Governor Al Smith Walks Us Through the Lower East Side of 1945 [VIDEO]

Posted on: March 5th, 2014 at 11:16 am by
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With all this talk about gentrification (i.e. Spike Lee), I thought it would be appropriate to journey back in time to Lower Manhattan in 1945.

The following borderline-propaganda footage is narrated by Al Smith, a significant, but largely under-recognized New York politician from the Lower East Side. Elected governor for four terms in New York, he also ran in the presidential race against Herbert Hoover in 1928. As stated in a documentary narrated by Ken Burns, “In eight years [as governor], he had rationalized and restructured the state government, pushed through landmark legislation and social welfare reform, and initiated a spectacular program of public works.” Smith lost the election to Hoover, but eventually rebounded to head the company that built the Empire State Building.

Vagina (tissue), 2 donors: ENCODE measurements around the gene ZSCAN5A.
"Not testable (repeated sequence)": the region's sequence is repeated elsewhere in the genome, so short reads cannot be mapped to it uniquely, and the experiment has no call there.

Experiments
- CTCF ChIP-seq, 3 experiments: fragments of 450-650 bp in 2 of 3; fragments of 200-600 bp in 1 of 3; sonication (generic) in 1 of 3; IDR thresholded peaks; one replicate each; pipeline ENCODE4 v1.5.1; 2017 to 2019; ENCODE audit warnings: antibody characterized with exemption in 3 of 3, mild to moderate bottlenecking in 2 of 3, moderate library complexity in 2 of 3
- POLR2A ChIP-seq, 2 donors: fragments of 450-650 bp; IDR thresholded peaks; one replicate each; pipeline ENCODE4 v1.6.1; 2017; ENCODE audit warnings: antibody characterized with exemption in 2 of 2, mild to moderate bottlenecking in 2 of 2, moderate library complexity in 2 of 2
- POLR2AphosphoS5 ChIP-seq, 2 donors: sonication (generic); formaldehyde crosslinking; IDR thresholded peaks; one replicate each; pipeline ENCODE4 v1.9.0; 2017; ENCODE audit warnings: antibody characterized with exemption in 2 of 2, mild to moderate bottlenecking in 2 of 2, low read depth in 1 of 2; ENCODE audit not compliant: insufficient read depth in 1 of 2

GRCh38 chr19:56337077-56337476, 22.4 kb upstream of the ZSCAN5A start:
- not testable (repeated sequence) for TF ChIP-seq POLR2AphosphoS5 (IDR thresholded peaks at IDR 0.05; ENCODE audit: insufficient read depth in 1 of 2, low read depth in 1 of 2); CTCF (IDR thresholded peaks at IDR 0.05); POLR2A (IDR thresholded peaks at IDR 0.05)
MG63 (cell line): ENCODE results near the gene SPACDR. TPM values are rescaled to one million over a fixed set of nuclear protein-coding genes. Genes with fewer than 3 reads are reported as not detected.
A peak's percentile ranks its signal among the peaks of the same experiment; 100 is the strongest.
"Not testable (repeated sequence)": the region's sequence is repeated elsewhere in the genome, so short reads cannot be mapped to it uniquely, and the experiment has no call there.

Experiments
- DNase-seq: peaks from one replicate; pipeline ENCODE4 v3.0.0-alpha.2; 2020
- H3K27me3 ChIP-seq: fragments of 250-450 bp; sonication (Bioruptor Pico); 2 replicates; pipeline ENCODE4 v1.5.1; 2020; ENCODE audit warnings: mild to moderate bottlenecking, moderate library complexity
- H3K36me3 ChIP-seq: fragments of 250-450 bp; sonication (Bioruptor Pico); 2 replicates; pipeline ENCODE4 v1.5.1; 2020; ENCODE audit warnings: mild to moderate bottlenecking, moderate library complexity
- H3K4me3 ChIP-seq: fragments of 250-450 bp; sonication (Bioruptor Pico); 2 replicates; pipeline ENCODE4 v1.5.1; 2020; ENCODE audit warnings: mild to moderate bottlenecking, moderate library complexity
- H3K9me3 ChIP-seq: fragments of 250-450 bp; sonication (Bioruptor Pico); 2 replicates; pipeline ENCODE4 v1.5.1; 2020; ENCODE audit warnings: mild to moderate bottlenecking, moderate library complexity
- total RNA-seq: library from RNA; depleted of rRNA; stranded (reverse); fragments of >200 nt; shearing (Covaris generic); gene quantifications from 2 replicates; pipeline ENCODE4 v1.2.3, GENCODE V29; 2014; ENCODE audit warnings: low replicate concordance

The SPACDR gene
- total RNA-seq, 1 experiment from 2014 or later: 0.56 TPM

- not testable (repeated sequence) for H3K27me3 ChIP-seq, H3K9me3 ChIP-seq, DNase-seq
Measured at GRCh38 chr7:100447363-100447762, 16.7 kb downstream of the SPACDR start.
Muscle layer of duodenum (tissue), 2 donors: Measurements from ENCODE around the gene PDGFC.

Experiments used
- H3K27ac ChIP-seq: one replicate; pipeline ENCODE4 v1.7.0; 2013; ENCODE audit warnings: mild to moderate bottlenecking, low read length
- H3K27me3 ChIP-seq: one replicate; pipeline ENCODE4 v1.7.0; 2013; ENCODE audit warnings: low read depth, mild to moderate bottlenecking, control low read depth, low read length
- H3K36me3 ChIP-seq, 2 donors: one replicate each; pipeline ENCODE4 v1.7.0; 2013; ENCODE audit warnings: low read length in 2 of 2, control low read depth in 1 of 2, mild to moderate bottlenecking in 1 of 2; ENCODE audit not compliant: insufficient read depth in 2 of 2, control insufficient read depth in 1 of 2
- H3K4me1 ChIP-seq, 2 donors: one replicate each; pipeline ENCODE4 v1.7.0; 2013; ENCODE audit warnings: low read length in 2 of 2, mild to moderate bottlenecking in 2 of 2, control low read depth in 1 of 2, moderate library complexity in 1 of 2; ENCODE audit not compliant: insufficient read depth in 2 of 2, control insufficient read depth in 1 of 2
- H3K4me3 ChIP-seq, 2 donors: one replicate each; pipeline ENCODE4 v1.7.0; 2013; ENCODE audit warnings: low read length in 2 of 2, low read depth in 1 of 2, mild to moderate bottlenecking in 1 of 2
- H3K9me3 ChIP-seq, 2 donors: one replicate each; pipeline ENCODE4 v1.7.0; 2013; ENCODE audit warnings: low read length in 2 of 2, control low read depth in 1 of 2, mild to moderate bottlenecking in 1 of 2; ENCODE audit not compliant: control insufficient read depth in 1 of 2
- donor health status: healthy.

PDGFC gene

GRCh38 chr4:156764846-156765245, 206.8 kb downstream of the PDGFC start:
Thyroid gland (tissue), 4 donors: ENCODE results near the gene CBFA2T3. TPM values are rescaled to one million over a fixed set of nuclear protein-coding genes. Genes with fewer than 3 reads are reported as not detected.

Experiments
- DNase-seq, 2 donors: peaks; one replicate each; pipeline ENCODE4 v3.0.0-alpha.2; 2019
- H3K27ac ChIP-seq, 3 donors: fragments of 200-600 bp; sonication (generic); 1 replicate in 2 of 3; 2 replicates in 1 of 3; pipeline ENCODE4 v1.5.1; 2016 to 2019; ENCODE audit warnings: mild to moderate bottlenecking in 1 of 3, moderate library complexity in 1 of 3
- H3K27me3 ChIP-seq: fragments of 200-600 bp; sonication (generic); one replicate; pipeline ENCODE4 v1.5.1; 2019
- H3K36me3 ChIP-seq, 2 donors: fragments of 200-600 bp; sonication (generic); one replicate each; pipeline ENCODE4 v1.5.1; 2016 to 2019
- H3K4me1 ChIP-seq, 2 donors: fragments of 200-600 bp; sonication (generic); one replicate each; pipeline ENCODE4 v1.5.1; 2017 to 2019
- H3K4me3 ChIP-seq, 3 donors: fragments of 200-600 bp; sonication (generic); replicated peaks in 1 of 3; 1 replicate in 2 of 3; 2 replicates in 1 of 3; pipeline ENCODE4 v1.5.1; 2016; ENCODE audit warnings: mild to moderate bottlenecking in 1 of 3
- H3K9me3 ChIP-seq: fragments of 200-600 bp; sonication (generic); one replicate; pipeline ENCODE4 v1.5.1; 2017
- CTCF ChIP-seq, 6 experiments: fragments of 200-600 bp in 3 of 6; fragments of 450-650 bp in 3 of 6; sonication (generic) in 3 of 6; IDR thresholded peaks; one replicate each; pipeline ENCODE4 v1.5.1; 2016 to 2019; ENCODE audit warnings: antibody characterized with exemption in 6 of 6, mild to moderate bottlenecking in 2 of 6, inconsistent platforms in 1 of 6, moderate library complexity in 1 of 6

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Smith narrates the video against a backdrop of some period footage of life on the Lower East Side during World War II. Imagery of the Fulton Fish Market, Delancey and Orchard Streets, Essex Street, Grand Street, Seward Park High School, the Educational Alliance, and others, show the general goings-on, the diversity, and the immense patriotism of the times. It’s a fascinating, albeit hokey glimpse into the streetscapes of years past, and a good comparison of how different (or not so different?) it is today.

“No matter where you live, you never move away from the East Side in spirit” – Al Smith

Well put.

-Written by Amy Welch

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